--Begin Hardocoded IP and Port--

94.177.123.138:8088

--End Hardcoded IP and Port--

--Begin Python 3 Network Communication Decode Script--

def decode(data):
   dec = []
   key1 = 0x17
   key2 = 0x00b8d68b
   key3 = 0x02497029
   for i in range(len(data)):
       temp2 = key2
       temp3 = key3
       dec.append((data[i] ^ temp2 ^ temp3 ^ key1) & 0xff)
       key2 = key2 >> 8 | ((((key2 * 8 ^ key2) & 0x7f8) << 0x14) & 0xffffffff)
       key1 = key1 & temp3 ^ (temp3 ^ key1) & temp2
       key3 = key3 >> 8 | ((((((((key3 * 2 ^ key3) << 4) & 0xffffffff) ^ key3) &
               0xffffff80 ^ key3 << 7) & 0xffffffff) << 0x11) & 0xffffffff);
   return bytes(dec)

--End Python 3 Network Communication Decode Script--

Screenshots
Figure 1 - Session Structure.

Figure 1 - Session Structure.

Figure 2 - Victim Information Structure.

Figure 2 - Victim Information Structure.

Figure 3 - Implant Functionality. The following commands from the table above appear to be broken: ProcessKill - Programmer coding error that results in an access violation. It attempts to decode an obfuscated string (Kernel32.dll) in-place instead of doing a string copy first like they do everywhere else. WindowClose - The handle used to loop through all windows is never initialized.

Figure 3 - Implant Functionality. The following commands from the table above appear to be broken: ProcessKill - Programmer coding error that results in an access violation. It attempts to decode an obfuscated string (Kernel32.dll) in-place instead of doing a string copy first like they do everywhere else. WindowClose - The handle used to loop through all windows is never initialized.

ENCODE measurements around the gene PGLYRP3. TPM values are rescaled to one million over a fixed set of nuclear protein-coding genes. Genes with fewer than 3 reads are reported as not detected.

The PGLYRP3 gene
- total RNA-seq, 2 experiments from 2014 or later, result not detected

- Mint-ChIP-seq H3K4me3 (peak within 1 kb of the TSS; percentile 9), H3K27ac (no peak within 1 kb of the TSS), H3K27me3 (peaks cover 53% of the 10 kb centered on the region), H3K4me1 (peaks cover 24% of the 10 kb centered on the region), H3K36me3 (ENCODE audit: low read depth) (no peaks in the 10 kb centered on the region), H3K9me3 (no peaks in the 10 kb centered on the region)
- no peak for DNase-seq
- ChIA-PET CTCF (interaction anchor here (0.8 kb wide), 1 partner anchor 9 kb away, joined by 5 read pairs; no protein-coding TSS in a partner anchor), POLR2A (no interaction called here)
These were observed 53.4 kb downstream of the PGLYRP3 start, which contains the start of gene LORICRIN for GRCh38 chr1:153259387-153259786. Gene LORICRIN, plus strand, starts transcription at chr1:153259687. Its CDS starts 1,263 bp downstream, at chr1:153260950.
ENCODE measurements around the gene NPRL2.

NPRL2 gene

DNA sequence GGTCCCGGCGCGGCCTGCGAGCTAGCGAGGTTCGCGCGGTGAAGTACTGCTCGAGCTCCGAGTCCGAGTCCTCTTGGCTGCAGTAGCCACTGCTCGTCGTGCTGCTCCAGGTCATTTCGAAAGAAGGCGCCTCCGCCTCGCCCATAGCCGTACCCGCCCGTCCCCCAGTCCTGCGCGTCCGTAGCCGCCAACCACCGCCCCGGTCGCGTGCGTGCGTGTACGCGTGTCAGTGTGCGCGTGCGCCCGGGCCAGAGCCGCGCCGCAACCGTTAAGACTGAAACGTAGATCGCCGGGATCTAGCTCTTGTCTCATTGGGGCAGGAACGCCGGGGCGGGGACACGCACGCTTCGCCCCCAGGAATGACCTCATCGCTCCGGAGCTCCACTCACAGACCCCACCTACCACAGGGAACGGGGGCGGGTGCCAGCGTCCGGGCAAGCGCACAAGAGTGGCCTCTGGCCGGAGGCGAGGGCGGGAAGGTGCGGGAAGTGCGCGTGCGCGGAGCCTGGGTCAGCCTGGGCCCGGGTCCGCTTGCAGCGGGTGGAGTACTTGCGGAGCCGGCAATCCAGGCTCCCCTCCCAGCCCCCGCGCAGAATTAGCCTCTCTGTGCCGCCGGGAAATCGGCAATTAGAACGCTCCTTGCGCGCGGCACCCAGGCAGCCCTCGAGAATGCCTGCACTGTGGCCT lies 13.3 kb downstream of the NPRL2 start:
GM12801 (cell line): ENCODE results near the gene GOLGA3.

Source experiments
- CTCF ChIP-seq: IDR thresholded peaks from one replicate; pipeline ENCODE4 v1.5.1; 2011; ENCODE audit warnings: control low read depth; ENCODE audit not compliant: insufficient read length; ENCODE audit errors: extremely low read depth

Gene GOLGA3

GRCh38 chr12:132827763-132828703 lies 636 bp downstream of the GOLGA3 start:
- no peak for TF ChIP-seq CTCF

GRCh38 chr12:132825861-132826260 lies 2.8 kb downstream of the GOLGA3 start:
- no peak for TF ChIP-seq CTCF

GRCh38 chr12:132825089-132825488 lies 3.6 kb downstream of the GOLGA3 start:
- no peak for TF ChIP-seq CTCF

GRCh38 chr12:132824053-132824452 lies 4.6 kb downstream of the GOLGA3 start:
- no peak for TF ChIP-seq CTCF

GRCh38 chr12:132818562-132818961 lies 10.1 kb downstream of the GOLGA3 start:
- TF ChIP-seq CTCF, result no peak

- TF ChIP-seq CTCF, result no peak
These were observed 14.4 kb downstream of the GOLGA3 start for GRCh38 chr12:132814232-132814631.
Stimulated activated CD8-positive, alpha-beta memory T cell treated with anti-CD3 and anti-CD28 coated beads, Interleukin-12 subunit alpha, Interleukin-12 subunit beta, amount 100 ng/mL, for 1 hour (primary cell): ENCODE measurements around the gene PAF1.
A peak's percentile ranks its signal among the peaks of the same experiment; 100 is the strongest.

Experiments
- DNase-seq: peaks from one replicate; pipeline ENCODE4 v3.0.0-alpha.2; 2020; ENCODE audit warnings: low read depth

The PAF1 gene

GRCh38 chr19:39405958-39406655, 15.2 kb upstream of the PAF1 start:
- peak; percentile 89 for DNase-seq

Figure 4 - Packet Structure.

Figure 4 - Packet Structure.

94.177.123.138

Tags

command-and-control

Ports
  • 8088 TCP
Description

8EE7DA59F68C691C9ECA1AC70FF03155ED07808C7A66DEE49886B51A59E00085 connects to this C2 IP address.

Recommendations

CISA recommends that users and administrators consider using the following best practices to strengthen the security posture of their organization's systems. Any configuration changes should be reviewed by system owners and administrators prior to implementation to avoid unwanted impacts.

  • Maintain up-to-date antivirus signatures and engines.
  • Keep operating system patches up-to-date.
  • Disable File and Printer sharing services. If these services are required, use strong passwords or Active Directory authentication.
  • Restrict users' ability (permissions) to install and run unwanted software applications. Do not add users to the local administrators group unless required.